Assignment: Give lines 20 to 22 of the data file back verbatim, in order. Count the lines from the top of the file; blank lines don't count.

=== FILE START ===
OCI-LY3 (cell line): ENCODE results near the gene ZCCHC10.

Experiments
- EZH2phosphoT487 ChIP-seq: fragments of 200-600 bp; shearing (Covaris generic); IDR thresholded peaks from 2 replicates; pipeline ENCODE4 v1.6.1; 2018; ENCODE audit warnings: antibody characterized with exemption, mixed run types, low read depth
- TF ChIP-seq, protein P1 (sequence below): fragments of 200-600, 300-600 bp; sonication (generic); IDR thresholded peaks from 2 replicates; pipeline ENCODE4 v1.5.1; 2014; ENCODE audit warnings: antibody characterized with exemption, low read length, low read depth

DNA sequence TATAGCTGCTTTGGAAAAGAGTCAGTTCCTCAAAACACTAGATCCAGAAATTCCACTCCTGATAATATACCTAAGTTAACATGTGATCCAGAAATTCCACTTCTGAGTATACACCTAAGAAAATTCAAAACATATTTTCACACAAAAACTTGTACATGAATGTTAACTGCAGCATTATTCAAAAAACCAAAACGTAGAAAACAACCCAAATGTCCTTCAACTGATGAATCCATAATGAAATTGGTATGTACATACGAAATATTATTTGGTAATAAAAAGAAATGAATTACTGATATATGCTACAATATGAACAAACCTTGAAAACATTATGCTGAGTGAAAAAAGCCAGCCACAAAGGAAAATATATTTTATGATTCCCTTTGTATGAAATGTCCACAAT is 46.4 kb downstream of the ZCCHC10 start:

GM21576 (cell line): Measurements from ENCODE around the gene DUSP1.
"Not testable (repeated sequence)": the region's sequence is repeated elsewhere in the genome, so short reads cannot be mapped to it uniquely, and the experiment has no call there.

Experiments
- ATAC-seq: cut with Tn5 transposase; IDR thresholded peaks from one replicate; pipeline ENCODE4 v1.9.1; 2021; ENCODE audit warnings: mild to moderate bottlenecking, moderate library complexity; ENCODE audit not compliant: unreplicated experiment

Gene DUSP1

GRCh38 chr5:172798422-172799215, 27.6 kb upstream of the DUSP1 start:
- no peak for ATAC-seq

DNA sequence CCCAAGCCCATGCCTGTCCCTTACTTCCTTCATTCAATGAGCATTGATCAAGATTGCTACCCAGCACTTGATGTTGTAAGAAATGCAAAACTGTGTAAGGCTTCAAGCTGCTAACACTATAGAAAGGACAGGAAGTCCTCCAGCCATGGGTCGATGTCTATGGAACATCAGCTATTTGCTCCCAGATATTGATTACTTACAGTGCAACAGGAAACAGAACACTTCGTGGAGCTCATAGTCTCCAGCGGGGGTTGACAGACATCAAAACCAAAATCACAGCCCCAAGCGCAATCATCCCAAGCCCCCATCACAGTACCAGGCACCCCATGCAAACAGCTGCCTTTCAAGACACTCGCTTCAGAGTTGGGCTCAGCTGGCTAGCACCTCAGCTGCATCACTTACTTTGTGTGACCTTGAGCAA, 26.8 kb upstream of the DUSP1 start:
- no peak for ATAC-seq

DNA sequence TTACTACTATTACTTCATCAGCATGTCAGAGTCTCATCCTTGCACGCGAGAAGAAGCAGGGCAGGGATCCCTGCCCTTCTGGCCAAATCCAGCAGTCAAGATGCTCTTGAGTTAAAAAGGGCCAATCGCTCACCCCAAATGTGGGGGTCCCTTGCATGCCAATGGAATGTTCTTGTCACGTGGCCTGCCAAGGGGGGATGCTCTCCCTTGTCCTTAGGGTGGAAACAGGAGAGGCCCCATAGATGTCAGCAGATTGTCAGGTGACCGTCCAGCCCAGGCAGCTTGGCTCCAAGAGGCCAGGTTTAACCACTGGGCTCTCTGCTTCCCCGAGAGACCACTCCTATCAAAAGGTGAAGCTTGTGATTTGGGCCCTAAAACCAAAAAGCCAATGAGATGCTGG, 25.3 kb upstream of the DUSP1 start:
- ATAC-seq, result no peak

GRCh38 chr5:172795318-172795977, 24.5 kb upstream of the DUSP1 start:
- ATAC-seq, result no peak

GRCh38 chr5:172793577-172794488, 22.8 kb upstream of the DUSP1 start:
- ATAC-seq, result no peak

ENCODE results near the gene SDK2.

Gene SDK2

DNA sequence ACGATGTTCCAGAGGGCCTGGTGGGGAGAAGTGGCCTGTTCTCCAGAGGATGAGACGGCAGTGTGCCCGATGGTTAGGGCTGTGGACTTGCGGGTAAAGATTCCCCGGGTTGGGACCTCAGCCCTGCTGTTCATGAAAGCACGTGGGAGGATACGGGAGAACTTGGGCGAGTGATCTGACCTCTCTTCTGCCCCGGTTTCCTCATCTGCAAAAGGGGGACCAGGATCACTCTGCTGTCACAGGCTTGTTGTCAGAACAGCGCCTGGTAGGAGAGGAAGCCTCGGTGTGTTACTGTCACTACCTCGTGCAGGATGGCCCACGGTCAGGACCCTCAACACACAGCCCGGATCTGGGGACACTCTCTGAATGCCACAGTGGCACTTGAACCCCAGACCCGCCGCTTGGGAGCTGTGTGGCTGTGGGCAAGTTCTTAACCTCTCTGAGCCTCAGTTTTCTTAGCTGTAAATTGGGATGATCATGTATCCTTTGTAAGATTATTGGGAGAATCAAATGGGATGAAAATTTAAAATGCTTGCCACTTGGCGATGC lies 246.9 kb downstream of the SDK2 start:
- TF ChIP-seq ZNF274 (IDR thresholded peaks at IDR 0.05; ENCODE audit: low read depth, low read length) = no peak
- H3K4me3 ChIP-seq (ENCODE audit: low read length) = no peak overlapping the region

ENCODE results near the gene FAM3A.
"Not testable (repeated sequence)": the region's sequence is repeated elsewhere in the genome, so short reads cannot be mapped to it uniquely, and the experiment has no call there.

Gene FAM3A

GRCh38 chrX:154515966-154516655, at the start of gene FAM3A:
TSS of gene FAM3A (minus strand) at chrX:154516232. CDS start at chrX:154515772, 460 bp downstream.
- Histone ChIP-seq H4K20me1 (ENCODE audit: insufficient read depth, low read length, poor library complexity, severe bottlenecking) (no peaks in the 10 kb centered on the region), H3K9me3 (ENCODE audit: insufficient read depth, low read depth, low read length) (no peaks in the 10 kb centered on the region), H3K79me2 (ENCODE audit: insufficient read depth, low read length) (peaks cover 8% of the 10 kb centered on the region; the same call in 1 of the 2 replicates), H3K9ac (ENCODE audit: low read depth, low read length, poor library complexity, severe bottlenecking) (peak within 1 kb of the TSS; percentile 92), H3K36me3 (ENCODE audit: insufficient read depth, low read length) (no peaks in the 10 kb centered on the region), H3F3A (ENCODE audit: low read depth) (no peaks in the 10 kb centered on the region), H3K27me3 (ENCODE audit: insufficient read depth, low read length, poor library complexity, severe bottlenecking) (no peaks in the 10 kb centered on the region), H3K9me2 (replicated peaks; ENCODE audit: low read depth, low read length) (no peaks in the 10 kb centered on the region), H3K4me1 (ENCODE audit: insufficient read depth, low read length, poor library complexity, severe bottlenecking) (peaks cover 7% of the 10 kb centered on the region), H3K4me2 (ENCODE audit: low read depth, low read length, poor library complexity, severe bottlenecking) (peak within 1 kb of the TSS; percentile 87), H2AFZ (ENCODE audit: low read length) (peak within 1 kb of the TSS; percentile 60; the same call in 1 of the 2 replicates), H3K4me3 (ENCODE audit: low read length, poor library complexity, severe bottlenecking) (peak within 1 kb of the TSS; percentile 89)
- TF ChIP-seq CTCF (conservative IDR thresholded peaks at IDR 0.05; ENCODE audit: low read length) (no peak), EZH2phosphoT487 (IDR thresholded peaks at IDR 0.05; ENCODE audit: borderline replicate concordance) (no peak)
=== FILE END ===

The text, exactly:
- ATAC-seq, result no peak

ENCODE results near the gene SDK2.

Gene SDK2